‘Pokemon GO’ Can Prevent Heart Attacks Or Vitamin D Deficiency, Claims New Medical Study – The Inquisitr

Pokemon GO has undeniably caused a global phenomenon, but its fame came with perils. News about injuries acquired while playing the location-based augmented reality game are now common, but for a new study released by the British Medical Journal, Pokemon GO can greatly improve children’s health.

pokemon go craze
Children play Pokemon GO in Central Park as Pokemon GO craze hits New York City [Photo by Michael Loccisano/Getty Images]

According to Telegraph, Dr. Margaret McCartney has noticed that Pokemon GO encourages sun-starved children to go out and play. She lauded the game for its effect to the streets of Britain.

“We all need real life connectivity, and the net can facilitate that. The possibilities for apps to make the streets an active, reclaimed playground in which to have interconnected fun are boundless. Increased physical activity is a tantalizing side effect.”

The family doctor is aware of the negative reports the Nintendo game is facing such as players getting lost while trying to catch prized virtual monsters. For McCartney, these reports shouldn’t conceal the health benefits of being immersed in Pokemon GO.

“We never hear about the things that didn’t happen. The heart attacks prevented through more exercise, or the vitamin D deficiency that geeks have avoided, blinking in the sunlight while catching a Pikachu monster.”

Some gamers have also reported that Pokemon GO helps them deal with depression and anxiety. Baltimore teacher Victoria Renee Wafe told Independent that the game allows her to come out of her shell.

“I loved the show as a child. Now Pokémon Go allows you to catch Pokémon in the real world. I have visited parts of my own city I never have before with this game. And for the first time in probably years I don’t feel nervous going up to people and starting up a conversation. I believe it is because I know we have something in common that’s fun too.”

While Pokemon GO is deemed a blessing for many, players must still be cautious. The creators of Pokemon GO are facing its first lawsuit filed by Jeffrey Marder. The complainant claims that strangers are now gathering outside his private residence in West Orange, New Jersey, in their pursuit of virtual monsters. Some players have even knocked on his door to access his backyard.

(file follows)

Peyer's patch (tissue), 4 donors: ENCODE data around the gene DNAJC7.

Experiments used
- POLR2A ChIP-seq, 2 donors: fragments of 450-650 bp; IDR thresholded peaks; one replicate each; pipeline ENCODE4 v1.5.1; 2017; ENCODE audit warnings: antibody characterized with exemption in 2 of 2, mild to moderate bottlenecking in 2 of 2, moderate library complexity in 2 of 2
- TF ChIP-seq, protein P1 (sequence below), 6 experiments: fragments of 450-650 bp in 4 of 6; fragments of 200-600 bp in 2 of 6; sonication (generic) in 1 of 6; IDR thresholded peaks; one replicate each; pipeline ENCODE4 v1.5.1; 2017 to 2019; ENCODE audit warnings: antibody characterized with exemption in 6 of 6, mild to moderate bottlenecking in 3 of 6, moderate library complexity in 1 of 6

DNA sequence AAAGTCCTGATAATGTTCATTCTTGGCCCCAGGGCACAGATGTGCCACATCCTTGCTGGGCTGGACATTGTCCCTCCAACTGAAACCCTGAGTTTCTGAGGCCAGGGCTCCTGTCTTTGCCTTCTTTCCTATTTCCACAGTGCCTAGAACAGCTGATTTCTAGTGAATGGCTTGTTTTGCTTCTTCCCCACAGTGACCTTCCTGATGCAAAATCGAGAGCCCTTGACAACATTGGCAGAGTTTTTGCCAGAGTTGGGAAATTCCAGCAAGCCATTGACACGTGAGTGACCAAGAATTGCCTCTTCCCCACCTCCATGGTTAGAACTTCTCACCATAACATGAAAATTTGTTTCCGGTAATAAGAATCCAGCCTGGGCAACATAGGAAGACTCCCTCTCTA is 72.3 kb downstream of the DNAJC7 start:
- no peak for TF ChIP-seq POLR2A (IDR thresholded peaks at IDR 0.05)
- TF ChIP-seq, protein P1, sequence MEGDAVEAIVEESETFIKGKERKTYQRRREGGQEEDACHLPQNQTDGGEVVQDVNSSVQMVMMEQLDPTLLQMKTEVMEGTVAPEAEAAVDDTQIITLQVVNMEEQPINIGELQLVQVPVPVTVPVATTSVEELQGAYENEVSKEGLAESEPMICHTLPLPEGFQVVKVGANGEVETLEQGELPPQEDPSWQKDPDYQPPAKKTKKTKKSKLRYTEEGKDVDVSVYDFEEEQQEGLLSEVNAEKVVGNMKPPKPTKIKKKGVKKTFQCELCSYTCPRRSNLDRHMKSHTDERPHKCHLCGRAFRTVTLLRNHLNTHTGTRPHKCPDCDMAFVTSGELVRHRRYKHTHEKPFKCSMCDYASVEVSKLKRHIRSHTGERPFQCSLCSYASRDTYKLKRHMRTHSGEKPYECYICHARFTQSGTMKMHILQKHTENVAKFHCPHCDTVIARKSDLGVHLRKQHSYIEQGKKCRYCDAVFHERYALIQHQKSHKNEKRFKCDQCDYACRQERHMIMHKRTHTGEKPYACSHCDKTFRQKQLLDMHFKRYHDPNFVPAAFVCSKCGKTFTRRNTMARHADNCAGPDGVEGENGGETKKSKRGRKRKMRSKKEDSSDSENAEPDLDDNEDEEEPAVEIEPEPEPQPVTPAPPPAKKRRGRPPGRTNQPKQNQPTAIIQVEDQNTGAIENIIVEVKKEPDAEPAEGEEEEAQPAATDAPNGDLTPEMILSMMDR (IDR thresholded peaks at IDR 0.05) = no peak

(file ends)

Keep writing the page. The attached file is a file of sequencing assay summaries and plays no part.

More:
Marder’s lawsuit also mentions other people whose properties have been tagged as PokeStops or Pokemon Gyms. The lawsuit emphasizes that some of these people did not give their permission to be used as such.

The United States Holocaust Memorial Museum previously asked Pokemon GO makers to exclude the historical landmark in the game. Director of Communications Andy Hollinger asks visitors to not play the game when visiting the museum as it is “extremely inappropriate.” The Holocaust museum used to have three PokeStops that most likely lured gamers.

The nearby Arlington National Cemetery also requested its visitors to not play Pokemon GO on the grounds as a respect for the thousands of war veterans buried there.

Cambodia’s Tuol Sleng Genocide Museum also did the same thing by assigning guards on standby to ensure tourists would not play Pokemon GO in the former prison and torture center. The museum, where more than 12,000 victims have died during the Khmer Rouge rule, escorts violators of the rule outside the property. “This is a place of sorrow, not a place to play games,” said its director Chhay Visoth.

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Two Cambodian men stand by a wall of photographs of prisoners of the Khmer Rouge regime in one of the rooms of Tuol Sleng prison. [Photo by Omar Havana/Getty Images]

The game’s website offers a page where concerned individuals can submit requests for removal of PokeStops or PokeGyms.

Pokemon GO is continuously being rolled out to other parts of the world. On Saturday, the game was launched to 15 new countries including Brunei, Cambodia, Indonesia, Laos, Malaysia, Philippines, Singapore, Thailand, Vietnam, Taiwan, Papua New Guinea, Fiji, Solomon Islands, Federated States of Micronesia, and Palau.

[Photo by Michael Loccisano / Getty Images]


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